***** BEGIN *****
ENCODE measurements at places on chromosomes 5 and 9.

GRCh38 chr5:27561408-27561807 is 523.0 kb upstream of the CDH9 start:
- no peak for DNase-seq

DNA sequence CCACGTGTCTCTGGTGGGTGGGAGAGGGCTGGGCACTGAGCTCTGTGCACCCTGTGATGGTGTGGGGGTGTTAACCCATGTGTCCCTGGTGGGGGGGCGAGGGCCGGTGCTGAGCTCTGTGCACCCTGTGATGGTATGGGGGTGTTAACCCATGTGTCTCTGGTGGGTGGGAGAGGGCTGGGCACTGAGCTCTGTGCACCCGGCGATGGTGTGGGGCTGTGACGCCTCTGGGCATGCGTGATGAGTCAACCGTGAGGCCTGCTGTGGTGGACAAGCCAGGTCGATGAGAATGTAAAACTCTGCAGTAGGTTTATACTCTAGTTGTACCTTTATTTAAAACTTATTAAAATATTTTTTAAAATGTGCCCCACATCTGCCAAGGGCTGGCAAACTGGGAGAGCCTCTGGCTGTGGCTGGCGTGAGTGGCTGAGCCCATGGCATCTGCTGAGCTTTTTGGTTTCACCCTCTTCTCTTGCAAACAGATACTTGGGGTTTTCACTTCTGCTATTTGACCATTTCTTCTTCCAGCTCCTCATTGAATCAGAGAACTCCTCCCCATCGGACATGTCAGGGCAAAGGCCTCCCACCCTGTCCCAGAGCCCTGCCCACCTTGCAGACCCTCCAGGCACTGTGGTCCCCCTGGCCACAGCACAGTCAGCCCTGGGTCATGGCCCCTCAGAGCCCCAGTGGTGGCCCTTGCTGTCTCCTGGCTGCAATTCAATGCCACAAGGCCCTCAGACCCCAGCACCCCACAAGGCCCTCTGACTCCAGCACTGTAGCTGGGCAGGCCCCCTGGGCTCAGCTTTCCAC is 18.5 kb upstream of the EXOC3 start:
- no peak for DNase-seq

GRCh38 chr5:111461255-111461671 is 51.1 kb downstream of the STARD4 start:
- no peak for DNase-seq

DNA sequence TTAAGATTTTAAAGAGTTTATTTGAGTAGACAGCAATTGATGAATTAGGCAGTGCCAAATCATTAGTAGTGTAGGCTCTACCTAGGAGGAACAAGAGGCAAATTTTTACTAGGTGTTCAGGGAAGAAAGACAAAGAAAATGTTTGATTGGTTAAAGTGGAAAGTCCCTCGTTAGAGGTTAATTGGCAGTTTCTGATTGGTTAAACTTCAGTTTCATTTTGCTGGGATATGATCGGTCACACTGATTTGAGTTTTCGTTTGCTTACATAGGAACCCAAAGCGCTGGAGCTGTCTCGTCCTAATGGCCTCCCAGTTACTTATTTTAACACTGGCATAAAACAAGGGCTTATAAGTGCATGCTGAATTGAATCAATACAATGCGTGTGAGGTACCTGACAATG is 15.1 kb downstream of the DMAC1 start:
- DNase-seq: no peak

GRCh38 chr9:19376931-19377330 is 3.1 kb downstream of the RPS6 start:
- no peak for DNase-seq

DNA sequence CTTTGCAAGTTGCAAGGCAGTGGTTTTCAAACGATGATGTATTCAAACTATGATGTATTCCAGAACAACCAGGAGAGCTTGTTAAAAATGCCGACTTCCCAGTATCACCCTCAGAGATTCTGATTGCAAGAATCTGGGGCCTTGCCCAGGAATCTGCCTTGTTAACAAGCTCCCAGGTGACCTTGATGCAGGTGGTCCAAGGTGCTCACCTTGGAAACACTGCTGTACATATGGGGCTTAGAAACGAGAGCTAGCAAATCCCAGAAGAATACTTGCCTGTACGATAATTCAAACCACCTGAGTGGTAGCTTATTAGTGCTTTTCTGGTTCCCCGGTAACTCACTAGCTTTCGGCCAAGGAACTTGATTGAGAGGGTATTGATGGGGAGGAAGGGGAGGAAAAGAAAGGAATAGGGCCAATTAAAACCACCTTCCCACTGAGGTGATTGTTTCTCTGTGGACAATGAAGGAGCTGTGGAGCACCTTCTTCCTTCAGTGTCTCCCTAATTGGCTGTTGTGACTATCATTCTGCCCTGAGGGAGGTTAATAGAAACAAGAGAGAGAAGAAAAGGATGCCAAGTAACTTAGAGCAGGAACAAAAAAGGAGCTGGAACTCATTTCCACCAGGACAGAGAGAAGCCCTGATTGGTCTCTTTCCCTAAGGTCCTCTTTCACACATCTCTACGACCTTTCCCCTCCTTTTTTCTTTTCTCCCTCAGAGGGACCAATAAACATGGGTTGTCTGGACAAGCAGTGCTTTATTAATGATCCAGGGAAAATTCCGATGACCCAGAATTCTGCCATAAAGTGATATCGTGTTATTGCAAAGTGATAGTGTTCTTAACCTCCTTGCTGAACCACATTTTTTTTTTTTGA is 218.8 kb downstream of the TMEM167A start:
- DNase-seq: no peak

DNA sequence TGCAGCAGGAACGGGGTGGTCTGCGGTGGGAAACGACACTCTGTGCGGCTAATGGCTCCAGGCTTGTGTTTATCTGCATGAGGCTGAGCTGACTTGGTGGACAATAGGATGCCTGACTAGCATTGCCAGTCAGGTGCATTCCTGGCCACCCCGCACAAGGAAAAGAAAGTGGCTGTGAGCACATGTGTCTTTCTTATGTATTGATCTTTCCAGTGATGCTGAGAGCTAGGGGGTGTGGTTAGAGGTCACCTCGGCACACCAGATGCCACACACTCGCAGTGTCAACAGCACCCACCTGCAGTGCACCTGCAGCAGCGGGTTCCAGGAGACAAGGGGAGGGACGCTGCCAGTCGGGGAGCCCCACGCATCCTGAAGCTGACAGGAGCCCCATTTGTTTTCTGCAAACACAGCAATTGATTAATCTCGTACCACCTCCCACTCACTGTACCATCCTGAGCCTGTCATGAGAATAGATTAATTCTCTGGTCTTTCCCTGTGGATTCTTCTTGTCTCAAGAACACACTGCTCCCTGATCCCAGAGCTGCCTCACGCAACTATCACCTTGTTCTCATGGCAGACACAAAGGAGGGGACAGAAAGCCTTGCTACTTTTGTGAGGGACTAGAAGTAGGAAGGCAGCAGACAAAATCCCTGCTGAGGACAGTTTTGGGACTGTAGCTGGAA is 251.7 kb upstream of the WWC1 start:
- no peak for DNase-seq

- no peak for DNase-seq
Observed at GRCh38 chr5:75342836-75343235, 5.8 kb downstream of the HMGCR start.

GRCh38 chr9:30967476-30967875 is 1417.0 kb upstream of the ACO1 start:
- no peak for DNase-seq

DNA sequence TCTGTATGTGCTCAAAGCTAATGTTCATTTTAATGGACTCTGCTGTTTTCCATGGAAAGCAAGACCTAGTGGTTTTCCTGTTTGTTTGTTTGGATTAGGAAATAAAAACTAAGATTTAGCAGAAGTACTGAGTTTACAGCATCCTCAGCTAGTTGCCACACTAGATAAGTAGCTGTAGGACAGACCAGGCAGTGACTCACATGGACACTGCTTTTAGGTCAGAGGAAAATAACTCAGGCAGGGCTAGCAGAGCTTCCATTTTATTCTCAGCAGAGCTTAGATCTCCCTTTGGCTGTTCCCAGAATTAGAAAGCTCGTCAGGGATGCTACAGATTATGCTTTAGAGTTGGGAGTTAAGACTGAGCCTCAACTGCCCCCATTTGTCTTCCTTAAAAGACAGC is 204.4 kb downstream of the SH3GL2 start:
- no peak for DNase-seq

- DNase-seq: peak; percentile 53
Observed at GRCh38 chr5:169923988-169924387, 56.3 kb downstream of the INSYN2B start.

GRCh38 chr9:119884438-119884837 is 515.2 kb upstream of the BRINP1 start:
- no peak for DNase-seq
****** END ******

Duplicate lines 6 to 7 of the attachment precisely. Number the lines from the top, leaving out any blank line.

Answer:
GRCh38 chr5:111461255-111461671 is 51.1 kb downstream of the STARD4 start:
- no peak for DNase-seq